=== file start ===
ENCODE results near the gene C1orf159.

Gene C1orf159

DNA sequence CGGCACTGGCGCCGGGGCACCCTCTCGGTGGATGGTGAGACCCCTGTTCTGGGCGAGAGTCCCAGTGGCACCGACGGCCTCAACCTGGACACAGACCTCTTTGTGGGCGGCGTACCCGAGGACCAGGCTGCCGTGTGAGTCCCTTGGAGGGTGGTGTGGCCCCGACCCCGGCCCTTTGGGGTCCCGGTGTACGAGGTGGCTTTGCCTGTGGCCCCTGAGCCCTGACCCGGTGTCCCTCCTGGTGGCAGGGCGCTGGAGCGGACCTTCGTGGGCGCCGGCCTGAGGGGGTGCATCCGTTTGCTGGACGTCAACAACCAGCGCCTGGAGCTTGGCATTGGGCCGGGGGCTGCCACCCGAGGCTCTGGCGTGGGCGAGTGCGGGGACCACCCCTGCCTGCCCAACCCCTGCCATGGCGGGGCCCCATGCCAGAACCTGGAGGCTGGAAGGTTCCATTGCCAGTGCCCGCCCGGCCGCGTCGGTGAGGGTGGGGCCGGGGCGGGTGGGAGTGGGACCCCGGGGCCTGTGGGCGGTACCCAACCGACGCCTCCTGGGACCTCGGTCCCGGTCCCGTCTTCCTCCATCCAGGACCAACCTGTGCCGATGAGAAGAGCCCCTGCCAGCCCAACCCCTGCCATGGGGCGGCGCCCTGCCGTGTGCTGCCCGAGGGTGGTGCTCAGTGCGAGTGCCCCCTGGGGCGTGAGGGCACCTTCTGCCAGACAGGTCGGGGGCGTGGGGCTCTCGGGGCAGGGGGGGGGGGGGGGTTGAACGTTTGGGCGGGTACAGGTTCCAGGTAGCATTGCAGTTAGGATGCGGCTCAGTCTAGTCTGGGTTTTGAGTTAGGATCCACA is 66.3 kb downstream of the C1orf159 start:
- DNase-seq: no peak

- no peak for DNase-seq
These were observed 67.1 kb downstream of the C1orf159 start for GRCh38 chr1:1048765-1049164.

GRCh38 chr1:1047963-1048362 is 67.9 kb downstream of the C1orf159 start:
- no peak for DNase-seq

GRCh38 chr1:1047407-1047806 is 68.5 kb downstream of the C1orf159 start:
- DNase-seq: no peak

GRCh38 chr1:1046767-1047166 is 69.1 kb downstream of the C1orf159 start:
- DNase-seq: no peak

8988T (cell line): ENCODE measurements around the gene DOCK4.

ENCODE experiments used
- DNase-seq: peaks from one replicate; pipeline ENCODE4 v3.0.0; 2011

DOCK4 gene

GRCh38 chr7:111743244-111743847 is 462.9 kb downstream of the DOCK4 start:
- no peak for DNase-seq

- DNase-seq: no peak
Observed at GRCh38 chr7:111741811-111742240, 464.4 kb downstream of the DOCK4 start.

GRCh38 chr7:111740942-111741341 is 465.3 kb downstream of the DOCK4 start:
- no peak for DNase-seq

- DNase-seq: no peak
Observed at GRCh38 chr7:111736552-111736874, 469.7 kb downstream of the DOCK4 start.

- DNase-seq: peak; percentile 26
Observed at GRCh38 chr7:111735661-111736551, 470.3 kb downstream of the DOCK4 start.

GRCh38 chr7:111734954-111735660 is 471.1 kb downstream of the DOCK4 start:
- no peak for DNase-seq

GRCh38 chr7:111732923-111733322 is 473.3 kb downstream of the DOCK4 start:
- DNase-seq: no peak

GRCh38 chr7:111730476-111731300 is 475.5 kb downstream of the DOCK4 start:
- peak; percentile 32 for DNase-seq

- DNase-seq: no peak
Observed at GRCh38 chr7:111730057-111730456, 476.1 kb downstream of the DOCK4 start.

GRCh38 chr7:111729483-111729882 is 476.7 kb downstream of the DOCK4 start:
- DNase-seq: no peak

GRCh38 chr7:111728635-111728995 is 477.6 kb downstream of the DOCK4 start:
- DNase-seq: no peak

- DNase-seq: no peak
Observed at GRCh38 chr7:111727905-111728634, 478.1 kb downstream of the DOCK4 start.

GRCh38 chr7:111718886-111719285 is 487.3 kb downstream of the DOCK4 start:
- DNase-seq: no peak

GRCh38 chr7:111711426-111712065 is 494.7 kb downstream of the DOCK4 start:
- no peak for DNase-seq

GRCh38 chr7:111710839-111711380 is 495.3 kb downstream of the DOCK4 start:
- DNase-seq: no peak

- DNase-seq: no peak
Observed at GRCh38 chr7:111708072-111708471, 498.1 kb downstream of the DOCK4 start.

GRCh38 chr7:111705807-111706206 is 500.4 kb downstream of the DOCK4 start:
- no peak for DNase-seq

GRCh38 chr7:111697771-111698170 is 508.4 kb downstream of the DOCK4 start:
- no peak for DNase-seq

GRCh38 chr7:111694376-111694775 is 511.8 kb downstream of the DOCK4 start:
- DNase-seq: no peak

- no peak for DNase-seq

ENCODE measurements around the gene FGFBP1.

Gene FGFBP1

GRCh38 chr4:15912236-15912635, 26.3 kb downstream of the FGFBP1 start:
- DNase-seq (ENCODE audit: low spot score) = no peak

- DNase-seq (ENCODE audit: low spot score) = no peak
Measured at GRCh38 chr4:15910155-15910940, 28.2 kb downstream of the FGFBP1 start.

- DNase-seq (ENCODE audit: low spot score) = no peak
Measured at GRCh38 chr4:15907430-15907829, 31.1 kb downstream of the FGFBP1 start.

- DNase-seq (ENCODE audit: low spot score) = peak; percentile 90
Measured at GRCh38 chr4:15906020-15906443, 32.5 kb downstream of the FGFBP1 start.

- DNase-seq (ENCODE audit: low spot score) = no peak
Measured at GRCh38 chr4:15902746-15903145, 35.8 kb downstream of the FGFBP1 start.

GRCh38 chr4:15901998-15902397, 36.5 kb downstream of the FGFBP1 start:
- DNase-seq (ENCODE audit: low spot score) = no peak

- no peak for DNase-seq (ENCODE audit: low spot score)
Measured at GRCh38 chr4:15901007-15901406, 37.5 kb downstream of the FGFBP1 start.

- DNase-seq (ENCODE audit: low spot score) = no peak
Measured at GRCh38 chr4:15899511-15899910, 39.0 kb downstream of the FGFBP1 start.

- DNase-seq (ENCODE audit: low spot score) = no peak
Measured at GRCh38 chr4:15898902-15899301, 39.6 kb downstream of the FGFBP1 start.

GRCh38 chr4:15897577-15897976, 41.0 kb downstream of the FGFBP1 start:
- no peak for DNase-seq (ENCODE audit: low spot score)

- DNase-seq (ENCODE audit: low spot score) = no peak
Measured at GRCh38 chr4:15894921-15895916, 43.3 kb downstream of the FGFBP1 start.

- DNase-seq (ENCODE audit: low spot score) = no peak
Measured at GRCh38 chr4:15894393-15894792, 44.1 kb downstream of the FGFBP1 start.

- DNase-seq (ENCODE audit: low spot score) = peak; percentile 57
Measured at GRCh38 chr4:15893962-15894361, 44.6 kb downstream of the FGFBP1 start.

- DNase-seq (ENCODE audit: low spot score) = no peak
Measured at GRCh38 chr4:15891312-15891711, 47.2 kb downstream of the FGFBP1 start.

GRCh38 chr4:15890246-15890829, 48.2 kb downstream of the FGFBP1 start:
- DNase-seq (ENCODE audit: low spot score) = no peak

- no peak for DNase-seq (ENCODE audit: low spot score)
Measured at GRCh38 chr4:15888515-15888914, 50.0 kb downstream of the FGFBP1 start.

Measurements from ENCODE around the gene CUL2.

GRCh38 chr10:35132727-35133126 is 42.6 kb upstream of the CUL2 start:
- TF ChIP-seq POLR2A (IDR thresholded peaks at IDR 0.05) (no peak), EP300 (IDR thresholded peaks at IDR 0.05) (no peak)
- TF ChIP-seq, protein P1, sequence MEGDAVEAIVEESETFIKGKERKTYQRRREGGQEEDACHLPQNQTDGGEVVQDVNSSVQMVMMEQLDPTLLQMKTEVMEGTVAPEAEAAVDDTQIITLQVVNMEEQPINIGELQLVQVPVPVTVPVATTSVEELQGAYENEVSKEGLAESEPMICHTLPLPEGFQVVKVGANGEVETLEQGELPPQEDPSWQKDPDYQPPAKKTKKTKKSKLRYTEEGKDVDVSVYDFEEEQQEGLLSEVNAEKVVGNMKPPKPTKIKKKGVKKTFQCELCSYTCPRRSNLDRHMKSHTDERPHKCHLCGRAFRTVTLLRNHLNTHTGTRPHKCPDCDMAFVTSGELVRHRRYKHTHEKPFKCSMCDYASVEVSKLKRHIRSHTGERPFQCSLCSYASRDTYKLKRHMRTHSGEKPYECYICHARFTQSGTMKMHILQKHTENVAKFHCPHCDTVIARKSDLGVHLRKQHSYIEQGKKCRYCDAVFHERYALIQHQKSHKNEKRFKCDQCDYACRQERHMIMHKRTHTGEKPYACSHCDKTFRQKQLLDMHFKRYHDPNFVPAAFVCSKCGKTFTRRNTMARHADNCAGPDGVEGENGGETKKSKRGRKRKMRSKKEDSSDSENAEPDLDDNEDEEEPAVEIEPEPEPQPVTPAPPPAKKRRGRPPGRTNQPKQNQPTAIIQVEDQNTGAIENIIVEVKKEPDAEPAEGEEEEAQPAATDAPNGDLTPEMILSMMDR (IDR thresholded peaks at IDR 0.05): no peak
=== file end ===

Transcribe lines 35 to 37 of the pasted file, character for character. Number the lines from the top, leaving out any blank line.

GRCh38 chr7:111729483-111729882 is 476.7 kb downstream of the DOCK4 start:
- DNase-seq: no peak

GRCh38 chr7:111728635-111728995 is 477.6 kb downstream of the DOCK4 start: